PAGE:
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Dev Biol. 2010 Sep 15;345(2):215-25. doi: 10.1016/j.ydbio.2010.07.013. Epub 2010 Jul 17.

Bbs8, together with the planar cell polarity protein Vangl2, is required to establish left-right asymmetry in zebrafish.

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1
Molecular Medicine Unit, Institute of Child Health, University College London, WC1N 1EH, UK.

Abstract

Laterality defects such as situs inversus are not uncommonly encountered in humans, either in isolation or as part of another syndrome, but can have devastating developmental consequences. The events that break symmetry during early embryogenesis are highly conserved amongst vertebrates and involve the establishment of unidirectional flow by cilia within an organising centre such as the node in mammals or Kupffer's vesicle (KV) in teleosts. Disruption of this flow can lead to the failure to successfully establish left-right asymmetry. The correct apical-posterior cellular position of each node/KV cilium is critical for its optimal radial movement which serves to sweep fluid (and morphogens) in the same direction as its neighbours. Planar cell polarity (PCP) is an important conserved process that governs ciliary position and posterior tilt; however the underlying mechanism by which this occurs remains unclear. Here we show that Bbs8, a ciliary/basal body protein important for intraciliary/flagellar transport and the core PCP protein Vangl2 interact and are required for establishment and maintenance of left-right asymmetry during early embryogenesis in zebrafish. We discovered that loss of bbs8 and vangl2 results in laterality defects due to cilia disruption at the KV. We showed that perturbation of cell polarity following abrogation of vangl2 causes nuclear mislocalisation, implying defective centrosome/basal body migration and apical docking. Moreover, upon loss of bbs8 and vangl2, we observed defective actin organisation. These data suggest that bbs8 and vangl2 act synergistically on cell polarization to establish and maintain the appropriate length and number of cilia in the KV and thereby facilitate correct LR asymmetry.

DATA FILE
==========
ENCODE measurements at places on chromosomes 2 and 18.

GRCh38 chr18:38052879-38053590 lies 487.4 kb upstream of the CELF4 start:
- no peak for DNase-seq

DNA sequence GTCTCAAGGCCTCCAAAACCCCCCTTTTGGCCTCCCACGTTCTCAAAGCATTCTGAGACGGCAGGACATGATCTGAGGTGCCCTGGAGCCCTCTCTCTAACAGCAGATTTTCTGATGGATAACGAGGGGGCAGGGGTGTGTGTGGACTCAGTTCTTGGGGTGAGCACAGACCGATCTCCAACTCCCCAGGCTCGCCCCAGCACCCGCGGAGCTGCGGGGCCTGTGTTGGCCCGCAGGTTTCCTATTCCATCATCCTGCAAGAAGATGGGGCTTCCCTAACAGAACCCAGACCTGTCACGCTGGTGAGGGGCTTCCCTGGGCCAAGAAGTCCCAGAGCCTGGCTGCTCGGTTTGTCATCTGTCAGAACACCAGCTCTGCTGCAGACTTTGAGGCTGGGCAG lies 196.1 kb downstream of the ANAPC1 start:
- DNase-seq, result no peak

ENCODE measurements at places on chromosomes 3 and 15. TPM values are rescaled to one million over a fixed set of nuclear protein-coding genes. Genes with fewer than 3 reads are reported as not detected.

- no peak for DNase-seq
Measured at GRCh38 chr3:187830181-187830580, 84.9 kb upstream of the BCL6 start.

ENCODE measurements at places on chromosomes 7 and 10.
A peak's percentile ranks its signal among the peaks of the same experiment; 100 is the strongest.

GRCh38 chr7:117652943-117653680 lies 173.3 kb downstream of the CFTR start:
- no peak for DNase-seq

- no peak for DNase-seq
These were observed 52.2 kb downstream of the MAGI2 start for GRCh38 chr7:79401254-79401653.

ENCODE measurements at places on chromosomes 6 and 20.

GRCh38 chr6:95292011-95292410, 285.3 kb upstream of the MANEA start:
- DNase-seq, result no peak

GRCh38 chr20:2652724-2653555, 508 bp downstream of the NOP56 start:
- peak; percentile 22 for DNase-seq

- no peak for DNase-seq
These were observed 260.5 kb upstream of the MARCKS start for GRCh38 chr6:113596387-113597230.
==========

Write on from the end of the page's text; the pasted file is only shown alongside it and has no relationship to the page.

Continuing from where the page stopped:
PMID:
20643117
DOI:
10.1016/j.ydbio.2010.07.013
[Indexed for MEDLINE]
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